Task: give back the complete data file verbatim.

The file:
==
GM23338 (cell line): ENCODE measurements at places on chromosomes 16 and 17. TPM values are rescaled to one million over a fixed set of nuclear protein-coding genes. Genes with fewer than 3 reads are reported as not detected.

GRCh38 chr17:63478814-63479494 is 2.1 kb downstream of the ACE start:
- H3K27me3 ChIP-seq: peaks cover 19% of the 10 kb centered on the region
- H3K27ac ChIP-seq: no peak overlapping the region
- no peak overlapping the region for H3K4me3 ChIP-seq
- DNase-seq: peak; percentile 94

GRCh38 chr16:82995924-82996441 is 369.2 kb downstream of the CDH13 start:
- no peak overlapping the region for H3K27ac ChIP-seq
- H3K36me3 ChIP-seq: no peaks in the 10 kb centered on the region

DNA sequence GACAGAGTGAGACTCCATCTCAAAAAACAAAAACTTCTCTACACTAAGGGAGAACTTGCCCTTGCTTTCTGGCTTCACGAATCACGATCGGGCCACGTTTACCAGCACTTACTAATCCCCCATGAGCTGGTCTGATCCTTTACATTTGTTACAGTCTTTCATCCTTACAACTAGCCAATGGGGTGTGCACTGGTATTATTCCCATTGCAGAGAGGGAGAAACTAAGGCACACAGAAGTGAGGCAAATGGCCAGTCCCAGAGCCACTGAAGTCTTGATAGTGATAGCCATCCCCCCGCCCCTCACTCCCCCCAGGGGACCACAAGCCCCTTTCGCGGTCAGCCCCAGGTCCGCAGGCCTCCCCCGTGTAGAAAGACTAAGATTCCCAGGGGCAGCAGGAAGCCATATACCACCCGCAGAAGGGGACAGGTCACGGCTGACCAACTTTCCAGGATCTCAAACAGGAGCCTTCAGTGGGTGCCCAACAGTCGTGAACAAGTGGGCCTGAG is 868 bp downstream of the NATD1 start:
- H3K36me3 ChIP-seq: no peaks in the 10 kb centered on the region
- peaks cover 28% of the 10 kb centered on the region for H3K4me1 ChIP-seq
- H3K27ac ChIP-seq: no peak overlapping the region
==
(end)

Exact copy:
GM23338 (cell line): ENCODE measurements at places on chromosomes 16 and 17. TPM values are rescaled to one million over a fixed set of nuclear protein-coding genes. Genes with fewer than 3 reads are reported as not detected.

GRCh38 chr17:63478814-63479494 is 2.1 kb downstream of the ACE start:
- H3K27me3 ChIP-seq: peaks cover 19% of the 10 kb centered on the region
- H3K27ac ChIP-seq: no peak overlapping the region
- no peak overlapping the region for H3K4me3 ChIP-seq
- DNase-seq: peak; percentile 94

GRCh38 chr16:82995924-82996441 is 369.2 kb downstream of the CDH13 start:
- no peak overlapping the region for H3K27ac ChIP-seq
- H3K36me3 ChIP-seq: no peaks in the 10 kb centered on the region

DNA sequence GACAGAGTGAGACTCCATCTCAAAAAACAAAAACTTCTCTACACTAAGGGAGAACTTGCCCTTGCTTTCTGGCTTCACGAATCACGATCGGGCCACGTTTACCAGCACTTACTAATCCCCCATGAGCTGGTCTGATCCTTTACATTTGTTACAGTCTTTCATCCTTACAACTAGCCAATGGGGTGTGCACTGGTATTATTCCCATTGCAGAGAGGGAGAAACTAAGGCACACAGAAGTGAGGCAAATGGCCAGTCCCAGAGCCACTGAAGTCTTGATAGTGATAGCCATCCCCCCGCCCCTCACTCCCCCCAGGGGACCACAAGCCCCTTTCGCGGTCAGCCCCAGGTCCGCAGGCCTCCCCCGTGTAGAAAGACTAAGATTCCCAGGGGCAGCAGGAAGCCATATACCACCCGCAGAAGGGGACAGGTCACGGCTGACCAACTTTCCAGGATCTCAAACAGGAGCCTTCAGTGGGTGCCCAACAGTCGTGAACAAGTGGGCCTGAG is 868 bp downstream of the NATD1 start:
- H3K36me3 ChIP-seq: no peaks in the 10 kb centered on the region
- peaks cover 28% of the 10 kb centered on the region for H3K4me1 ChIP-seq
- H3K27ac ChIP-seq: no peak overlapping the region